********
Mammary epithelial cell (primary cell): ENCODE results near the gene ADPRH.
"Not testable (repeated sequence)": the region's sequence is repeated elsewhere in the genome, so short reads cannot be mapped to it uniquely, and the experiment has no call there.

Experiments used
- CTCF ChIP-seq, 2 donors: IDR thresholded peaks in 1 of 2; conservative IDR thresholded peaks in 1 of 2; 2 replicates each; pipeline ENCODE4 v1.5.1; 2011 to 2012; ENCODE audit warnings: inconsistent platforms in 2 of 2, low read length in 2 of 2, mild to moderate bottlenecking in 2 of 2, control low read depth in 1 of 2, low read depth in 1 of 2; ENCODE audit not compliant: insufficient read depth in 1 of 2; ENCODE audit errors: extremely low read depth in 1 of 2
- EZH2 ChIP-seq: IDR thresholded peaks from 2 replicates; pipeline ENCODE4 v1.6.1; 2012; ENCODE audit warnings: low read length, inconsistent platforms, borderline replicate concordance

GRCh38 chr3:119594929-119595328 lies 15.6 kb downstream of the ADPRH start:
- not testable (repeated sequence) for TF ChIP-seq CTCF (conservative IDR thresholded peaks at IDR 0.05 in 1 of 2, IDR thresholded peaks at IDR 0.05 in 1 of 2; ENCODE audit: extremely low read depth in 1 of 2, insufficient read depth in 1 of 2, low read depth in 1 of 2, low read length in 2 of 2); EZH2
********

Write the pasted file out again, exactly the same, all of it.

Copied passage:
Mammary epithelial cell (primary cell): ENCODE results near the gene ADPRH.
"Not testable (repeated sequence)": the region's sequence is repeated elsewhere in the genome, so short reads cannot be mapped to it uniquely, and the experiment has no call there.

Experiments used
- CTCF ChIP-seq, 2 donors: IDR thresholded peaks in 1 of 2; conservative IDR thresholded peaks in 1 of 2; 2 replicates each; pipeline ENCODE4 v1.5.1; 2011 to 2012; ENCODE audit warnings: inconsistent platforms in 2 of 2, low read length in 2 of 2, mild to moderate bottlenecking in 2 of 2, control low read depth in 1 of 2, low read depth in 1 of 2; ENCODE audit not compliant: insufficient read depth in 1 of 2; ENCODE audit errors: extremely low read depth in 1 of 2
- EZH2 ChIP-seq: IDR thresholded peaks from 2 replicates; pipeline ENCODE4 v1.6.1; 2012; ENCODE audit warnings: low read length, inconsistent platforms, borderline replicate concordance

GRCh38 chr3:119594929-119595328 lies 15.6 kb downstream of the ADPRH start:
- not testable (repeated sequence) for TF ChIP-seq CTCF (conservative IDR thresholded peaks at IDR 0.05 in 1 of 2, IDR thresholded peaks at IDR 0.05 in 1 of 2; ENCODE audit: extremely low read depth in 1 of 2, insufficient read depth in 1 of 2, low read depth in 1 of 2, low read length in 2 of 2); EZH2